COLLEGE STATION – Drought made it hard to grow cotton this year, but it is also making it hard to kill the cotton in preparation for wheat or other follow-up crops, according to a Texas AgriLife Extension Service specialist.
Dr. Gaylon Morgan, AgriLife Extension state cotton specialist, said many producers in the Blacklands and Rolling Plains are looking at planting or have planted wheat into harvested or destroyed cotton fields, which could present some problems.
“As the cotton stalk-destruction deadline quickly approaches in East and Central Texas, numerous farmers have indicated cotton stalks are more difficult to control with both tillage and chemicals this season,” Morgan said.
“Cotton is a perennial plant that we grow as an annual crop,” he said. “This is never more obvious than when we are trying to kill the cotton plants and prevent host plants for the boll weevil.”
Morgan said several factors contributing to increased difficulty with control of cotton stalks this year are:
- Early harvested fields have more time to regrow following tillage or herbicide applications and prior to the first killing freeze.
- Under moisture-stressed conditions, herbicide efficacy is reduced.
- Residual nutrients that were not used by the cotton plant early in the season can encourage regrowth.
“Unfortunately, there is no ‘one recommendation fits all’ for killing cotton stalks, especially in a dry year with prolonged growing conditions following harvest,” he said. “However, there are some general management strategies that should be considered and have proven effective in the past.”
On the tillage front, pulling stalks has typically been quite effective, followed by other tillage methods, Morgan said. However, it is common to have a sufficient number of stalks still standing that require another tillage operation or herbicide application to meet the Texas Department of Agriculture stalk-destruction requirements.
On the herbicide front, more than 10 years of applied research and demonstration trials have been initiated to evaluate the efficacy of the chemical-stalk destruction, he said.
Previous research in Texas has indicated the most effective and consistent herbicide is 2,4-D at 1-1.5 pounds of active ingredient per acre on standing, freshly shredded – one to four hours after shredding, or delayed applications – two to three weeks after shredding.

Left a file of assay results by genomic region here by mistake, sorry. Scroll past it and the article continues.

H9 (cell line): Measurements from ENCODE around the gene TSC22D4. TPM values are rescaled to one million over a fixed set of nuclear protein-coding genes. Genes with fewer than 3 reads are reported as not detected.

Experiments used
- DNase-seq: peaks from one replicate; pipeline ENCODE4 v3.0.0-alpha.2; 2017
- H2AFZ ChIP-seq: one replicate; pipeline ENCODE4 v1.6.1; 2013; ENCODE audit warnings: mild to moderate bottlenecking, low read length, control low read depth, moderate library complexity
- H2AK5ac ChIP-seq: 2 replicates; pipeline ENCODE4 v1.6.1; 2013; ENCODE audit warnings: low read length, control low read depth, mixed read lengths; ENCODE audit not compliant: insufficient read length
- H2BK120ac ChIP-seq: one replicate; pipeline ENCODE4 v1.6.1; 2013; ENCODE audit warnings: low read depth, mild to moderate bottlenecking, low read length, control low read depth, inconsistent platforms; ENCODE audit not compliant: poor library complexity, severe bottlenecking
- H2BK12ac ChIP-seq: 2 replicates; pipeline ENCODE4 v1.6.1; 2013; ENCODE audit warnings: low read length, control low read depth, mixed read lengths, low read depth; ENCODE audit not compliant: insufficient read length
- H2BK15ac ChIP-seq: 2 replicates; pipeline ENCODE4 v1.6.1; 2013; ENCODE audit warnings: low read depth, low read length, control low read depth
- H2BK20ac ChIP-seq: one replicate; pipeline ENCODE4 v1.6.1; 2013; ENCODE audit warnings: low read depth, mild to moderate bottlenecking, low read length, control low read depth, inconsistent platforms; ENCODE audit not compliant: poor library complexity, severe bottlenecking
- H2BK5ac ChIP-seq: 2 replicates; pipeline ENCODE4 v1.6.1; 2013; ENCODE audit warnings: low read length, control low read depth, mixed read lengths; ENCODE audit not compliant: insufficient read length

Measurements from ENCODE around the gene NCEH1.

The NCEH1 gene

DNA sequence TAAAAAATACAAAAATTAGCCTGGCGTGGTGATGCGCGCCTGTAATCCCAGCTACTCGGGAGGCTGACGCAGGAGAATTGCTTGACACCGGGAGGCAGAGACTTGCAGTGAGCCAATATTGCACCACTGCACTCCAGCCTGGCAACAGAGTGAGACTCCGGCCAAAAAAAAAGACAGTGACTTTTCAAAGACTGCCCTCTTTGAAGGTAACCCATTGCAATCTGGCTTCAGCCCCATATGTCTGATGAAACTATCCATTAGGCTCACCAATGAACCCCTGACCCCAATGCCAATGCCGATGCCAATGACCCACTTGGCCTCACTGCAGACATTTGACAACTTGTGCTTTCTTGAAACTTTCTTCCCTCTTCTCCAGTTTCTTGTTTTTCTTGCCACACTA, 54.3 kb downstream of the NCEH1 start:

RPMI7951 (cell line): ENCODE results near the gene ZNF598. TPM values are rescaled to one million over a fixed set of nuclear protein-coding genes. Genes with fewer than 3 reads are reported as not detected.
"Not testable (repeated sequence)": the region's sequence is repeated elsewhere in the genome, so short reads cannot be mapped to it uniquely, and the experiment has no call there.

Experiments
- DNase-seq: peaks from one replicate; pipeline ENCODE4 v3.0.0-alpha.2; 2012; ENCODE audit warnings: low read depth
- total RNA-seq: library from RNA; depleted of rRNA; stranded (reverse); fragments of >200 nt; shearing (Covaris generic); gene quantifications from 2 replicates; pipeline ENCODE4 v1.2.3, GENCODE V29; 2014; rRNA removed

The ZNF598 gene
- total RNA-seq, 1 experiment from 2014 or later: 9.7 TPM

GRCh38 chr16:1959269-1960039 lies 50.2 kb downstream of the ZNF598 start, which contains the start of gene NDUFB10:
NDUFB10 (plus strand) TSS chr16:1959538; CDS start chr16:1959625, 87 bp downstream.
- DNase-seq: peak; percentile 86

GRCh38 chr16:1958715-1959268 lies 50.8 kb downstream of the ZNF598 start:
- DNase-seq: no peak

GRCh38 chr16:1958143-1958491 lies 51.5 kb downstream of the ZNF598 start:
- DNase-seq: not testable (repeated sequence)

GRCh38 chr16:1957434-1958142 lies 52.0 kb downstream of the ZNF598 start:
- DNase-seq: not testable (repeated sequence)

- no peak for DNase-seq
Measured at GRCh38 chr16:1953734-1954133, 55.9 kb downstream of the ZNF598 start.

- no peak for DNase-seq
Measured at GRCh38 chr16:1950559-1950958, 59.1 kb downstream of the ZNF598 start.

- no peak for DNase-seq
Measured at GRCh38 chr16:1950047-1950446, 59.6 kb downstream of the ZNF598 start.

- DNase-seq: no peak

The herbicide Clarity, at 0.5 pound of active ingredient per acre, has been the best alternative to 2,4-D, but has typically provided slightly less kill than 2,4-D, he said.
Although 2,4-D and Clarity typically provide more than 90 percent kill, where growing conditions remain favorable for approximately 60 days or more after herbicide application, a follow-up treatment may be required to kill any remaining host plants, Morgan said. If a second herbicide application is required, 2,4-D at 0.5-1 pound of active ingredient per acre or Clarity at 0.5 pound of active ingredient per acre is recommended.
In years with early harvest and a warm fall, there may be some advantage to the delayed herbicide applications, two to three weeks after shredding, he said.
“The herbicide efficacy is comparable, but this delayed application may decrease the chance of a second application being necessary and can also help control emerging seedling cotton,” Morgan said. “However, herbicide efficacy can be hindered as temperatures cool in the fall.”
Another area where problems can occur is in cotton fields that are planted into wheat, he said. This cropping sequence has numerous benefits, but one challenge in South, Central and East Texas is destroying the cotton crop prior to planting wheat or after wheat establishment.
When destroying cotton stalks prior to planting wheat, remember 2,4-D has a minimum of a 30-day planting restriction to wheat, Morgan said. Even observing this 30-day planting restriction, some wheat injury can occur, if inadequate rainfall occurs. At the recommended rate of Clarity for cotton stalk destruction, the plant-back restriction is 44 days.
When destroying cotton stalks in established wheat fields, 2,4-D is labeled for application to fully tillered wheat through the boot stage, he said. Applications of 2,4-D prior to the full-tiller stage can significantly decrease yields. Clarity is labeled for application from wheat emergence through jointing; however, the labeled rate is a maximum of 4 ounces per acre.
Morgan said several other products are labeled for post-emergence broadleaf weed control in wheat, include Affinity Broadspec, Aim, Buctril, CleanWave, ET, Huskie, Peak and Starane, and this should provide sufficient suppression of cotton stalks until the first killing freeze occurs to cotton.
He referenced several publications for producers to get more information, including “Managing Volunteer Cotton in Grain Crops,” “Weed Control Recommendations in Wheat” and “Cotton Stalk Destruction with Herbicides.”